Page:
13th: 3 Black-headed Gulls flying from Calgary bay around Treshnish Point (scarce in north-west Mull), 1 Manx Shearwater flying south past Treshnish Point (first of the year for me and I think for Mull), 1 merganser species flying around Ensay Burn mouth and flying up Ensay Burn was probably a female/immature male Goosander, 4 Greylag Geese at Ensay Burn mouth and at least 1 male Reed Bunting at the shore below Treshnish House (where I have heard them singing in previous years).
There were at least 4 Fulmars at the north-eastern end of Treshnish Point and at least 1 pair was on a breeding ledge
A Bluebell was flowering near Ensay Burn mouth (1 day before my previous earliest).
12th: a pair of Bullfinches in Treshnish wood

and yesterdays Lesser Redpoll were confirmed today with at least 3 including a beautiful male.
Usual suspects included Goldfinches which were performing a body twisting display as they sang.

One of the Swallows came to visit our house.

There was a Hen Harrier on the right side of the road down to Sunipol (I didn’t get a great view but I think it was an immature male) and Golden Plovers were heard on the hillock there.
No sign of the Pink-footed Goose at Calgary or Bennan.
It seems you can’t leave anything lying around without some beastie checking it out. This is a Garden Tiger moth on our garden trowel.

11th: 1 male Blackcap in Treshnish wood (our previous earliest was 3 weeks later on 3rd of May 2010!). I heard it yesterday (or day before) but wanted to wait for a visual confirmation.

I am also pretty sure I heard the first Lesser Redpoll yesterday and possibly Linnet, both flying over the wood. Leena saw 2 Greylag Geese at Duill cottage pond.
I found the Dipper nest-site in mid Ensay Burn. Here is the adult bringing in food (I don’t know how the nest stays dry!).

I got increasingly excited as this bird did not seem to fit the illustrations for Reed Bunting in my books and I persuaded myself it was a Little Bunting (only one Argyll record). I guess I was thrown by its creeping behaviour and what appeared to be very small size. I should have just looked at my own photo on the right!
It took 6 books to find out it is indeed a female Reed Bunting and the most clear book was the old Macmillan Field Guide to Bird Identification by Alan Harris et al.  I am happy with the shots.

There was a Yellowhammer at Burg.
Usual suspects included:

and Wheatear

More excellent Tobermory Peregrine photos taken on the 1st by Angela Mercer of Glenloy Lodge can be seen here.
10th: A Golden Eagle flying at Burg was relocated at Tostary. I watched it for 10 minutes before a female appeared but I was not in focus (as I was also photographing a singing Yellowhammer) and on manual focus missed the shot of a lifetime.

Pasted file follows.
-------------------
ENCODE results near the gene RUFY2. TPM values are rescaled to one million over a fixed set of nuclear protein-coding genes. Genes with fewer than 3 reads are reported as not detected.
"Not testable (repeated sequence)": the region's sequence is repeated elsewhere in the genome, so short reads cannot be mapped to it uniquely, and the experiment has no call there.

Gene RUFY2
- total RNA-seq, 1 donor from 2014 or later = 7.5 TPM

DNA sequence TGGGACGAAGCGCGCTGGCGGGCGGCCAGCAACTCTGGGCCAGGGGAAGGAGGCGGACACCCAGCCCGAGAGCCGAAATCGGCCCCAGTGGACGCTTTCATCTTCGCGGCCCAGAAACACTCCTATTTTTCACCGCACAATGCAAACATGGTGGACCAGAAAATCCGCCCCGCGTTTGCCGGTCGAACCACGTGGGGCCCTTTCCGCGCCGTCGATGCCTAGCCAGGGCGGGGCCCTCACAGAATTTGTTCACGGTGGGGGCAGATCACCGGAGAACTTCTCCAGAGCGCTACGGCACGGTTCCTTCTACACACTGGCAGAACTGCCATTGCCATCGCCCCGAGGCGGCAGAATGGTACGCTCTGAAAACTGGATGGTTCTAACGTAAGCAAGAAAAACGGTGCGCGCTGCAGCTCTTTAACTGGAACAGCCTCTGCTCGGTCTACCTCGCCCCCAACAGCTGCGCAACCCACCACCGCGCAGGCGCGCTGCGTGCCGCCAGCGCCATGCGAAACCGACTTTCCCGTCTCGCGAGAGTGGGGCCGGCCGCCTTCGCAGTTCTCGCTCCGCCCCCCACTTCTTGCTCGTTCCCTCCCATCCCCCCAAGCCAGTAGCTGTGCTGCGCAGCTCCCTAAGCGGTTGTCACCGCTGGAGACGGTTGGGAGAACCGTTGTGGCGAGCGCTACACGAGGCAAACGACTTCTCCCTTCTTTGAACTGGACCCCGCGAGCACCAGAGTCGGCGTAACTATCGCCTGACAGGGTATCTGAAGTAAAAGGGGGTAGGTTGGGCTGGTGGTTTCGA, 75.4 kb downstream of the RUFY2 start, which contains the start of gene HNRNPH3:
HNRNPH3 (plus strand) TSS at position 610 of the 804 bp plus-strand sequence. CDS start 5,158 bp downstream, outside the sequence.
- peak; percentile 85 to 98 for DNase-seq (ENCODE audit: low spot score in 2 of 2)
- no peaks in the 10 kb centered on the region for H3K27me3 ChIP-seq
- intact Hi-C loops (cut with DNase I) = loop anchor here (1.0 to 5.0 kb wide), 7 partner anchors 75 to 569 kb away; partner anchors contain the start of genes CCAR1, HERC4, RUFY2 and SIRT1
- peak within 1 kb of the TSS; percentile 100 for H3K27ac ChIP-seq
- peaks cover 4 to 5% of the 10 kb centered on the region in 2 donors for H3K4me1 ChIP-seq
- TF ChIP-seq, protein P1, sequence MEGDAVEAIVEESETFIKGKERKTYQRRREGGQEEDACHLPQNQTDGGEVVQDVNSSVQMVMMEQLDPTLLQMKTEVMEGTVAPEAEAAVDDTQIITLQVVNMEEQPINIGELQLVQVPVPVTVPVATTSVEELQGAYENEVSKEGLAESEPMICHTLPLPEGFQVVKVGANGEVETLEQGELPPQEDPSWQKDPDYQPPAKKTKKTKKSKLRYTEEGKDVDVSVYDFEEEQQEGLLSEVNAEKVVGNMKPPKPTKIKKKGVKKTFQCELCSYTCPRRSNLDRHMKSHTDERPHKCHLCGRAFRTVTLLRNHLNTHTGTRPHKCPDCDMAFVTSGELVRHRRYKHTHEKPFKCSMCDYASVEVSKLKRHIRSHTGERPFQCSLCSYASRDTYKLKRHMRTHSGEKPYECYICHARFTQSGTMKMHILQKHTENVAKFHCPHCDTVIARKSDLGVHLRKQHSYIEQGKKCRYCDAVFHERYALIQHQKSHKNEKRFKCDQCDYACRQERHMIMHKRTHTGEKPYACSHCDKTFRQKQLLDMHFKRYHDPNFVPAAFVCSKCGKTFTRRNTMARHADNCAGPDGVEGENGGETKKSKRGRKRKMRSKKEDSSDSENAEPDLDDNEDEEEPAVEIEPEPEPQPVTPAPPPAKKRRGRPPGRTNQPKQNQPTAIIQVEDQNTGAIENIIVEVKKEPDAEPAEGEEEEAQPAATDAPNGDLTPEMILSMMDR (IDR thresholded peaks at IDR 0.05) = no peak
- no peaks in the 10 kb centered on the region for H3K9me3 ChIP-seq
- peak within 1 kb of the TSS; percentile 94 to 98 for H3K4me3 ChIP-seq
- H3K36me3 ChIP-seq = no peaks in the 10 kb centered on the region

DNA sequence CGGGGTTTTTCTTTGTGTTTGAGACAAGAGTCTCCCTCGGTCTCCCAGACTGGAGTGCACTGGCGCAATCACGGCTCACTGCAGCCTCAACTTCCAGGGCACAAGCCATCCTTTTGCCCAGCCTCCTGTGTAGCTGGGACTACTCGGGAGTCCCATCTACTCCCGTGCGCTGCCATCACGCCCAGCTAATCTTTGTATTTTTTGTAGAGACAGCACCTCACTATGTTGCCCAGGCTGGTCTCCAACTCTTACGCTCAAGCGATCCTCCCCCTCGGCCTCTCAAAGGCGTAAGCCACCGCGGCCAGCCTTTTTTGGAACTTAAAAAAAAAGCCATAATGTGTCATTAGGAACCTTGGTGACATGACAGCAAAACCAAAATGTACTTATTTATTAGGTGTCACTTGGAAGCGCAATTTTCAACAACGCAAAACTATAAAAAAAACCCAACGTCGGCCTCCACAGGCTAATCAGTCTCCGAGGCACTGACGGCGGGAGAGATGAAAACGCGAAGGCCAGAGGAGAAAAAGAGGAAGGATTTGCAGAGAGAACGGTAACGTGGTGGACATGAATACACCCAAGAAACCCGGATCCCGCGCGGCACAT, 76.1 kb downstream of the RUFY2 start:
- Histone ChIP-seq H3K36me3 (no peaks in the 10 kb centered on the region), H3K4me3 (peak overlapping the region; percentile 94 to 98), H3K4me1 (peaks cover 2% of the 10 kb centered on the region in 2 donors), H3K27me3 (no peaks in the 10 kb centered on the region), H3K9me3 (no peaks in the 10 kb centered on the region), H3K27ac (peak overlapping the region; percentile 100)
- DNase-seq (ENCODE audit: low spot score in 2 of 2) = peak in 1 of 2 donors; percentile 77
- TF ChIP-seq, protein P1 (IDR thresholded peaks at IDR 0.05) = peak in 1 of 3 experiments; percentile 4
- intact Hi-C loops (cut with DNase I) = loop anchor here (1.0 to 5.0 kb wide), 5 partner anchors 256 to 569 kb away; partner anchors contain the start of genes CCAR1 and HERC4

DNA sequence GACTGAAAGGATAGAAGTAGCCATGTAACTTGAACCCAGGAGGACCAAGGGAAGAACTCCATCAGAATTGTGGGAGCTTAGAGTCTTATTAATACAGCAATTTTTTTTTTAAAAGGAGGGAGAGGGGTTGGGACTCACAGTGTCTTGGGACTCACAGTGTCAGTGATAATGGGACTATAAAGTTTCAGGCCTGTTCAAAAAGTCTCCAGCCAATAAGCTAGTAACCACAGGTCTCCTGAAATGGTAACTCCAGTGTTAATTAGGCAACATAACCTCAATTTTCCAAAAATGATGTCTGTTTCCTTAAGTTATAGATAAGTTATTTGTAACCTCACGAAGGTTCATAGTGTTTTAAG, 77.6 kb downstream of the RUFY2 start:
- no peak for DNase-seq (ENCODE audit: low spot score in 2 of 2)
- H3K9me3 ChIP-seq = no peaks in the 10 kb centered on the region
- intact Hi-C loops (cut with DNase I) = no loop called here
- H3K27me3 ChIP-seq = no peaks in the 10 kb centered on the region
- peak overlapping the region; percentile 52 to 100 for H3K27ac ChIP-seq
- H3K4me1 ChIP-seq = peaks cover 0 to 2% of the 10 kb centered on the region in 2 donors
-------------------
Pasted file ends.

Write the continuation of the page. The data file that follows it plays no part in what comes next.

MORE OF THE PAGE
She stayed for a minute

The male stayed for another hour and a half in which time he moved a few metres,

was checked out by a female Hen Harrier,

relieved himself

and eventually took off.

Here is the Yellowhammer

Below Tostary Red-throated Divers could be heard calling and there was a Puffin and Razorbills at Laggan bay and 2 Black Guillemots at Ulva ferry.
At 8pm there was at least 1 Short-eared Owl opposite Reudle Schoolhouse and 1 Dipper at the stone bridge below there.
There were 2 Swallows over Treshnish wood (no more mention unless they disappear for a while).
I thought the larger Greylag flocks had broken up but there were 30 on Ulva.
I heard the Peregrine was in Tobermory in the morning.
9th:  Pair of  Goosanders at Salen, probable Hen Harrier flew from Cruachan Treshnish out towards Coll (Graeme Hutchinson & Angie Craft).
1-2 Willow Warblers in Treshnish wood (our first of the year), 2 Swallows over Treshnish wood (if they stay  this would mean very early breeding for us), 2 Sand Martins over Treshnish wood with 2 plus 4 plus 6 over Haunn, 1 male Reed Bunting beside East cottage, Haunn and 2 Golden Plovers below Toechtamhor cottage, Haunn. Also 4 possible Twite flying over Haunn cottages and 1 probable Grey Wagtail at Treshnish House and 1 probable Lesser Black-backed Gull below Black Park Haunn. 3-4 Siskins and Goldfinches in Treshnish wood were not unusual as both these species are occasionally seen in the wood in winter. No sign of the Short-eared Owl up the road for last three evenings.
Usual suspects included

and Meadow Pipit

A dark butterfly near east of Treshnish cow-barn was probably Small Tortoiseshell.
8th: 2 Greylag Geese below Toechtamhor cottage & 1 female Goosander at Loch Cuin, Dervaig (Graeme Hutchinson & Angie Craft).
The Swallow is still around and visiting the old barn. Last year when one came early it disappeared for quite some time. There were 13 Redwings and 1 Fieldfare behind Shian cottage.
Found 1 Dipper by the waterfall at the stone bridge below Reudle Schoolhouse (where I have seen them with recently fledged chicks last year) and 1 female Hen Harrier in the plantation opposite the Reudle Schoolhouse.
The Pink-footed Goose was still at Calgary with 5 Greylags below the castle and 2 more Greylags below Ensay farmhouse (we have no confirmed breeding in our 10x10km square).
Martin Ward saw a Merlin on the Ensay to Calgary road.
7th: 2 Short-eared Owls opposite Reudle Schoolhouse, 4 Sand Martins at Ensay Burn by Treshnish wood (Graeme Hutchinson & Angie Craft).